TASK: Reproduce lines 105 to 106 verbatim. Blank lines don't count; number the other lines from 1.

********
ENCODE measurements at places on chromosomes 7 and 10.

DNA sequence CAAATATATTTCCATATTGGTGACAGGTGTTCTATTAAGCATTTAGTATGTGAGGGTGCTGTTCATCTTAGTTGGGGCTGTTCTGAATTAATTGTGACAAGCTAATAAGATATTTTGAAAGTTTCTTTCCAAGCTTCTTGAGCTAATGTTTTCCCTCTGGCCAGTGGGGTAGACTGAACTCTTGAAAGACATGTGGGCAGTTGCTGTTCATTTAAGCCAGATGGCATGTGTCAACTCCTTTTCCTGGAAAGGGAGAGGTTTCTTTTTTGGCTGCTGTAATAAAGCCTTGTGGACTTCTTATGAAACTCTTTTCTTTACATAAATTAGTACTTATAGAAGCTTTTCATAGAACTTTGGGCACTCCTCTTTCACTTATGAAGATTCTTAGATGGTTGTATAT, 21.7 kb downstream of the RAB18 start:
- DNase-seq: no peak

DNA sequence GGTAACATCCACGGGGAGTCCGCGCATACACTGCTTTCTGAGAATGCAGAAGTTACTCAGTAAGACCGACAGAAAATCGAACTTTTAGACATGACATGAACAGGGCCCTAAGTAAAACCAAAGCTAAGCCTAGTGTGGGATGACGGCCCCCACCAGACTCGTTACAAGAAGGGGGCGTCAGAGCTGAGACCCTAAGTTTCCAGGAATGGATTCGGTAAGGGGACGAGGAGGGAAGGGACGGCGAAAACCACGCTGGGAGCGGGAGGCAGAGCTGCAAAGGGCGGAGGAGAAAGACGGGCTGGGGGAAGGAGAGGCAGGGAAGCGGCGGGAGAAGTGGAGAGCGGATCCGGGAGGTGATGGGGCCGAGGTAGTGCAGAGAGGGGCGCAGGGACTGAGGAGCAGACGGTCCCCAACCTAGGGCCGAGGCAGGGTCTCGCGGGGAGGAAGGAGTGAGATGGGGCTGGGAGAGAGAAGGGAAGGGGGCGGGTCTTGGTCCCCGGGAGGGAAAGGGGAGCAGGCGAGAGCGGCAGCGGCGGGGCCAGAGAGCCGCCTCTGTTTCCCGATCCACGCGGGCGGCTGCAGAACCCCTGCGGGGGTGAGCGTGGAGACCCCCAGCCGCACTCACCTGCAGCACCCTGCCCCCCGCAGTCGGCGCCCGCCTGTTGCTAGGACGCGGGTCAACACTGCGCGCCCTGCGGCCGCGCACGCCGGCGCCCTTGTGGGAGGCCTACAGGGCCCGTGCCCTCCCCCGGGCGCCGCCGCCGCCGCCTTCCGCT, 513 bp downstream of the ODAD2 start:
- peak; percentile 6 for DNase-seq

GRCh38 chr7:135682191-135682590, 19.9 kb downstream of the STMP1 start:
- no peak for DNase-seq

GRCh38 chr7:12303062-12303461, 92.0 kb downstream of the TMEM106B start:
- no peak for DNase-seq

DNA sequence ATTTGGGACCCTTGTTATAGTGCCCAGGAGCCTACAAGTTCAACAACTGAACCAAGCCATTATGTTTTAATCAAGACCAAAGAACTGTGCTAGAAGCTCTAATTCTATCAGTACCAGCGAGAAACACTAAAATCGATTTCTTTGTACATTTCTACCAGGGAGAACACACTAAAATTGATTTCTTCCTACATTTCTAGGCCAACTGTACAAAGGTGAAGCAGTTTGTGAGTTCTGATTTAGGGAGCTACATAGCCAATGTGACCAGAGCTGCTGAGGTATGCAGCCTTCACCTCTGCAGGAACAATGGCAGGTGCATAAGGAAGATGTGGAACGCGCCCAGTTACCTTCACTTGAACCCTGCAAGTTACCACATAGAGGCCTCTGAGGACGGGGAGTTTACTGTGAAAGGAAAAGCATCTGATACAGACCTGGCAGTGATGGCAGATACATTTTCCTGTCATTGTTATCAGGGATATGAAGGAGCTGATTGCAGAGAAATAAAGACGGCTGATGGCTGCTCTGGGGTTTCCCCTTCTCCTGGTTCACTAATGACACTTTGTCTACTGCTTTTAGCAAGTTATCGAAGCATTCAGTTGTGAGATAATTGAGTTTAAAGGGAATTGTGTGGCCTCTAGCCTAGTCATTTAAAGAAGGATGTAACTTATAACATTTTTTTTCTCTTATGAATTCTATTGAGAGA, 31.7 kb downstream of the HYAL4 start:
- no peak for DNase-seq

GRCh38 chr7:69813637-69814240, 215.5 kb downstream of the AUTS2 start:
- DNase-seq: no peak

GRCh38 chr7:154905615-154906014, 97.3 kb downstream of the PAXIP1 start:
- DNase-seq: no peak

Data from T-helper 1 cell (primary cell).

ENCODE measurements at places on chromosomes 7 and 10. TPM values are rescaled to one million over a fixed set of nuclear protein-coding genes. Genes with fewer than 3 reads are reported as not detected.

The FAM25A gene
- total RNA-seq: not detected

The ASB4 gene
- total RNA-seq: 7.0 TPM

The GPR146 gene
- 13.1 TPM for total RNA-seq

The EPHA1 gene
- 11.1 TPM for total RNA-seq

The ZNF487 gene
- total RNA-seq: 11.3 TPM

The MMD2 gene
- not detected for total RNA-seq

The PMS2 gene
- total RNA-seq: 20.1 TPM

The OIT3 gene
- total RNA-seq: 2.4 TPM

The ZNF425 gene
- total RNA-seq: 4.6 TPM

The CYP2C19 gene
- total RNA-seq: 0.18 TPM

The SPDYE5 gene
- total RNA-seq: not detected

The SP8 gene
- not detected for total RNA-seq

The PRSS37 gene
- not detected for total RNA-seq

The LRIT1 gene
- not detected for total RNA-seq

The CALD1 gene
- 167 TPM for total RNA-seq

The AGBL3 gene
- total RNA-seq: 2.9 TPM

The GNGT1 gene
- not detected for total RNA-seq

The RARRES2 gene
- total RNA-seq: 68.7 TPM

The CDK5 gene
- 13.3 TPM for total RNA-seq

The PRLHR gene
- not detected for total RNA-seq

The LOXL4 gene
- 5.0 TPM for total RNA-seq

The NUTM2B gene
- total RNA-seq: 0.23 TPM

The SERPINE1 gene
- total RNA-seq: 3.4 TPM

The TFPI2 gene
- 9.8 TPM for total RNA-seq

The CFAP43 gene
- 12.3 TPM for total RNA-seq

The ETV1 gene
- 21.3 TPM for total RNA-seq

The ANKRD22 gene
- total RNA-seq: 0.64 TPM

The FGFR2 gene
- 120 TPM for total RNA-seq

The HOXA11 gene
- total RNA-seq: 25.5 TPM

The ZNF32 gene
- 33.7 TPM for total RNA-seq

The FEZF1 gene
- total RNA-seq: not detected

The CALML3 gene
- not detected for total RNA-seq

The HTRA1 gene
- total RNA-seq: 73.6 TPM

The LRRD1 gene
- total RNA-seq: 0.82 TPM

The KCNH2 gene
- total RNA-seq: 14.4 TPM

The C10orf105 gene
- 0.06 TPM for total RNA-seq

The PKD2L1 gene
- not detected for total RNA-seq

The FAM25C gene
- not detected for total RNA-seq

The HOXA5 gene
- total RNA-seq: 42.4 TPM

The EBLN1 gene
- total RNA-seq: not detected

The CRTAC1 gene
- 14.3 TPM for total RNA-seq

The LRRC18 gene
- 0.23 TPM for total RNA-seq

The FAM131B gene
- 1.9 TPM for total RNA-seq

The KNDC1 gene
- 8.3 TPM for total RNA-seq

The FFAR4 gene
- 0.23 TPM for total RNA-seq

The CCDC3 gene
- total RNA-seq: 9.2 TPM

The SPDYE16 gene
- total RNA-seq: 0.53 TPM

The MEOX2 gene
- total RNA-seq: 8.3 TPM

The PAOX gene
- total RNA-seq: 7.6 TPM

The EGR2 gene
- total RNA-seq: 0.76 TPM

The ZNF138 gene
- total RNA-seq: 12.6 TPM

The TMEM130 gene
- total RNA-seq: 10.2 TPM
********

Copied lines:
- 8.3 TPM for total RNA-seq

The FFAR4 gene